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Lawyers' Professional Liability Update - September 2010

September 30, 2010

Duty

Duty to Disclose Financial Problems With Securitizations

Grant Thornton, LLP v. FDIC, 694 F. Supp. 2d 506 (S.D. W.Va.2010)

A 2010 West Virginia federal decision concerned how much credit Grant Thornton, LLP was entitled to receive on a judgment against it for $25,080,777 from a settling law firm. The Kutak law firm’s settlement was based on an alleged failure to advise a bank’s board of “red-flag” risks concerning securitizations, the transactions and the parties involved. The court listed nine red flags and other frauds against the bank, while Kutak continued to assist the bank’s management in closing transactions, which the law firm knew were harmful to the bank. The Federal Deposit Insurance Corporation (FDIC) had contended, based on substantial evidence, that the law firm was responsible for more than $292 million in damages attributable to securitizations. The settlement was for $22 million, funded by the primary insurer’s remaining policy limits of $8 million. The law firm signed a $4 million promissory note payable to the FDIC in four equal annual installments of $1 million, plus interest. They agreed to cooperate in pursuing a $10 million claim from the law firm’s excess insurance policy with Reliance Insurance Company, which was in receivership in Pennsylvania. If the FDIC received less than $8 million as a result of the Reliance claim, the law firm would pay the difference based on a formula. Thus far, the FDIC had received $12,942,521, which included interest, under the settlement agreement, where total losses were $565 million. The court awarded a credit to Grant Thornton of $1,343,750.57, which is the product of multiplying the amounts presently received plus the additional guaranteed recovery ($15,692,521) times the ratio of damages caused by Grant Thornton ($25,080,777) to the total damages for which the law firm could have been liable ($292,899,685.20), which is 8.563 percent.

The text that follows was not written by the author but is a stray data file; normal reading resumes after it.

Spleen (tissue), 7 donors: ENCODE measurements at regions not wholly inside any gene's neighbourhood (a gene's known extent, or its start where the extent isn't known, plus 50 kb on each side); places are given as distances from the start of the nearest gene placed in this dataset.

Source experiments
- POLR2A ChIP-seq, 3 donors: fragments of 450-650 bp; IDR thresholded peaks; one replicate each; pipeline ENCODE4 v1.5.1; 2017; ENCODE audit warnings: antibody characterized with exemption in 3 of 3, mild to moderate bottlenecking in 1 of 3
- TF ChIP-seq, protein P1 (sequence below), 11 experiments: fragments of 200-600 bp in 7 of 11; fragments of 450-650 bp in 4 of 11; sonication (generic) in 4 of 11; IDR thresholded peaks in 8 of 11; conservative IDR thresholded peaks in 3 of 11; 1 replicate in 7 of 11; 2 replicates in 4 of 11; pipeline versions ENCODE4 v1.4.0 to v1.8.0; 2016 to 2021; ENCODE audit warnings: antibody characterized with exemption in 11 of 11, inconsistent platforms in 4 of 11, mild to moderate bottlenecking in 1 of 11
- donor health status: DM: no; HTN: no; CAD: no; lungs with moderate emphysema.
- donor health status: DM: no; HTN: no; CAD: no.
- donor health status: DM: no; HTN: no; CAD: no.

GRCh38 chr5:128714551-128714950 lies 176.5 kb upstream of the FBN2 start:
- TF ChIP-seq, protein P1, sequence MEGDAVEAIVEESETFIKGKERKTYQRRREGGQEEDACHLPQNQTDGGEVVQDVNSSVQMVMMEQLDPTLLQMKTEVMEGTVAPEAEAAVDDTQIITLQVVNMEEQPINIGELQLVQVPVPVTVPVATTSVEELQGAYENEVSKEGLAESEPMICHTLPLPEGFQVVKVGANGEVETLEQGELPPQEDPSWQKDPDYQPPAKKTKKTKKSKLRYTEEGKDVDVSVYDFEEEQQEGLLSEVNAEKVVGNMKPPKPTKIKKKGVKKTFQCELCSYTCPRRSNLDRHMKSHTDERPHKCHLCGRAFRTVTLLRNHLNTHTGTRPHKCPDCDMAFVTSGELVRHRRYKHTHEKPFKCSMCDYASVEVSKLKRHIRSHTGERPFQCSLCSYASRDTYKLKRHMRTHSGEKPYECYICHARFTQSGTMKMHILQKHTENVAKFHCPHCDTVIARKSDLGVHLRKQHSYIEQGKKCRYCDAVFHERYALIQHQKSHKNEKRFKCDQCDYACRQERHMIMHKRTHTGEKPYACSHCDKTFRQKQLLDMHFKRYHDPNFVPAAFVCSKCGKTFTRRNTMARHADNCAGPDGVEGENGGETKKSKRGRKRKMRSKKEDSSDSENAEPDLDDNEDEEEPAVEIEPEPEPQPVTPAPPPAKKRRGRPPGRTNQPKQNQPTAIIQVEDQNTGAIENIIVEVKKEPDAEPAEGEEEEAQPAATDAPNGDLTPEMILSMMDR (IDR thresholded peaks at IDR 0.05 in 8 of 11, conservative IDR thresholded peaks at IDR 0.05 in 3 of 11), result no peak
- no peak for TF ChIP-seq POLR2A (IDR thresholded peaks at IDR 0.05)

Attorney Hired by Guardian Has an Attorney-Client Relationship With the Ward

Branham v. Stewart, 307 S.W.3d 94 (Ky. 2010)